Stoneham Theatre Delivers Hilarious ‘A Funny Thing…’ (4.5 Stars)

‘A Funny Thing Happened on the Way to the Forum’ – Book by by Bert Shevelove and Larry Gelbart; Music and Lyrics by Stephen Sondheim; Directed by Weylin Symes and Ilyse Robbins; Scenic Design by Matt Lazure; Costume Design by Elisabetta Polito; Sound Design by John Stone; Lighting Design by Chris Fournier; Presented by Stoneham Theatre, 395 Main St., Stoneham, MA through October 4th.

It’s a double-edged Roman sword that cuts both ways when a theater company decides to stage a “can’t miss” musical comedy like “A Funny Thing Happened on the Way to the Forum”. On the one hand, they hitch their star to a proven and very funny vehicle that has the potential to be a great show. But on the other they have to know it will inevitably be compared to the many successful productions of “Forum” that have come before it. Stoneham Theatre took on the challenge and succeeded admirably. This is a fun, laugh-filled burlesque-style musical you should not miss!

This production opens Stoneham Theater’s 16th season and shows the consistently good judgement of the folks there who always manage to find a worthwhile project and make it their own. Producing Director Weylin Symes saw it was time for some Sondheim, and “Forum feels…a bit neglected,” he said. Co-director and choreographer of “A Funny Thing…” Ilyse Robbins also produced the wonderful Stoneham Theatre version of “How to Succeed in Business Without Really Trying” last year. Like this production, it’s a book that went from play to 60’s film success and was a high point of Stoneham Theatre’s previous season. Many of the “A Funny Thing…” cast members were featured in “How To Succeed”.

I found myself making comparisons to one of the funniest movies I have ever seen, the 1966 adaptation of the play that included many of the original Broadway cast members. You may find yourself harking back to the 1996 revival, or the 1972 version, or even (for you old-timers), the original 1962 Broadway run. Talk about tried and true – ALL of these versions have won Tony Awards in their day.

Neil A. Casey has the centerpiece role of Pseudolus, the slave who longs for his freedom and will do whatever unsavory lying and cheating it takes to be free (the original role was performed by the legendary Zero Mostel). His was the performance that made the movie so funny, and so for me this was the part I could not help but draw comparison to. Mr. Casey made the part his own, but I thought I saw nods to the original from time to time. In short, Casey nailed it. His energy forced you to follow him around (and around) the stage and the rest of the cast worked hard to “bring it” with loads of verbal and physical enthusiasm of their own. I would have loved to see more of Mostel’s conniving, cringing hand-wringing but that wouldn’t be true to Casey, and his Pseudolus was deliciously devious in his own right.

Someone who fared well in comparison to the movie was Jordan Ahnquist as Hero, the lovelorn lad and owner of Pseudolus’ servitude. In the movie version Michael Crawford played Hero with such a quiet lack of passion that it was hard to imagine he possessed the fire to be so smitten with even the beautiful Philia, concubine and neighbor. Ahnquist however, cannot afford to downplay the role when surrounded by such high energy cast and direction. He is at once enthusiastic, doltish and lovable as the naive virgin who is experiencing his first crush. It is his misfortune that the object of his desire is a virgin concubine already betrothed to the fiercest and most egotistical warrior in the Roman Empire. Mark Linehan plays the brash warrior Miles Gloriosus, another actor whose interpretation I preferred over the movie version. Linehan exchanges some of the original bluster for more, Monty Pythonesque-humor while retaining the over-the-top ego.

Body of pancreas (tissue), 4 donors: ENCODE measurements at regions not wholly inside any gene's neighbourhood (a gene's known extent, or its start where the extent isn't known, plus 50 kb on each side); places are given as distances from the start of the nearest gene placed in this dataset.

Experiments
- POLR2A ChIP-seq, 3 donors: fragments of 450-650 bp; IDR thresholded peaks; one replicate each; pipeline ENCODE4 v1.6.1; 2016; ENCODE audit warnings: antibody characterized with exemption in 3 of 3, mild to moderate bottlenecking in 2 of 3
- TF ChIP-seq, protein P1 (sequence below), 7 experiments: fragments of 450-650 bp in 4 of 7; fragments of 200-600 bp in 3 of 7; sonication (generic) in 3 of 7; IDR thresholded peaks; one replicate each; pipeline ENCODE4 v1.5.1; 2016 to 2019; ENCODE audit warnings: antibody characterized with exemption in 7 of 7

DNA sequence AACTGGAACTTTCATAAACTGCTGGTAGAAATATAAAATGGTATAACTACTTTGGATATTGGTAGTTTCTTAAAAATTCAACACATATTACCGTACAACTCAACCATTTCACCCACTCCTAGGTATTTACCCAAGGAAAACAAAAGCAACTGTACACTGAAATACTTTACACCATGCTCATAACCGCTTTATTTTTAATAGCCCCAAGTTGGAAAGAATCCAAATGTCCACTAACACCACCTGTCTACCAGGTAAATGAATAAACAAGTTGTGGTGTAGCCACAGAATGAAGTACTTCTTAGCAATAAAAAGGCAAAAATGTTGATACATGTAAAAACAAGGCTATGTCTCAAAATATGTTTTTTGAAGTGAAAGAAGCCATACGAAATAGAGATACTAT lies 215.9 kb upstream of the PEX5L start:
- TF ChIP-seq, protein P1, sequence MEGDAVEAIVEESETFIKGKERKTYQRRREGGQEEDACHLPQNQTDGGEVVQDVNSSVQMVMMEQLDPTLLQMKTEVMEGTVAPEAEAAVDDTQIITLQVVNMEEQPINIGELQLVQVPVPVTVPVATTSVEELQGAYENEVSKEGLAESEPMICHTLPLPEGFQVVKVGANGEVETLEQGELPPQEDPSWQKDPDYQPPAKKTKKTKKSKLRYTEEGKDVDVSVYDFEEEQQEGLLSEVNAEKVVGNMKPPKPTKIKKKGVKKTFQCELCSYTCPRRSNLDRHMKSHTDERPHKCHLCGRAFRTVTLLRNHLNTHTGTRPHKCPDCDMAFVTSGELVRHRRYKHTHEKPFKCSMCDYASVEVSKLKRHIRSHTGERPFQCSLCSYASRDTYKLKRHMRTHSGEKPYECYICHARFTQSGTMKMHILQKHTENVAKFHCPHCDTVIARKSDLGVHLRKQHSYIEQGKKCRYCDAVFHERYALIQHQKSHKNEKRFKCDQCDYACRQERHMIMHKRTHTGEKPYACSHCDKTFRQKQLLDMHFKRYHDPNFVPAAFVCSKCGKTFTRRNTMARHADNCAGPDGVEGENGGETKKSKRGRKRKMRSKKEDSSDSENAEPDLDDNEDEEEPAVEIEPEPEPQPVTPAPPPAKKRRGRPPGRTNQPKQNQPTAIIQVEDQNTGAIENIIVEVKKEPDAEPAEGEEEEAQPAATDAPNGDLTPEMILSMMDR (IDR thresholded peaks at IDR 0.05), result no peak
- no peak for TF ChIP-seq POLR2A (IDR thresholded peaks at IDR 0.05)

Devin Bean plays the beautiful love interest Philia, and it is nice to see she is a product of the Stoneham Theater Young Company program that is teaching the craft to local youth. Only a senior in high school, Devin is already an experienced actor who handles the role ably in the mayhem that swirls around her onstage.

One of the ways Stoneham Theater makes this production their own is in the casting choices. The part of Marcus Lycus is played by a woman, Liana Asim whereas in the movie it was memorably portrayed by Phil Silvers. The very funny Jenna Lea Scott does double duty as both Erronius and a Roman Guard. She managed to also do what the legendary Buster Keaton did in the movie, squeezing every last laugh out of a bit featuring her running seven times around the hills of Rome (or in this case the theater). She seems to have a natural comic timing that had me looking her way throughout the show.

John James Pirroni playing Hysterium steals a big chunk of the show when he dresses up in drag and plays a corpse and Kathy St. George is fabulous as Domina, doing a terrific job in her musical number. In addition, Nicholas Davis (Protean), Maria Larossa and Ceit M. Zweil (courtesans) and Chip Phillips as Senex all seem to be having a lot of fun and add to the laughter on stage.
A Funny Thing Happened on the Way to the Forum is one of the funniest plays you will see. Don’t miss Stoneham Theatre’s take on this classic! For more info, go to: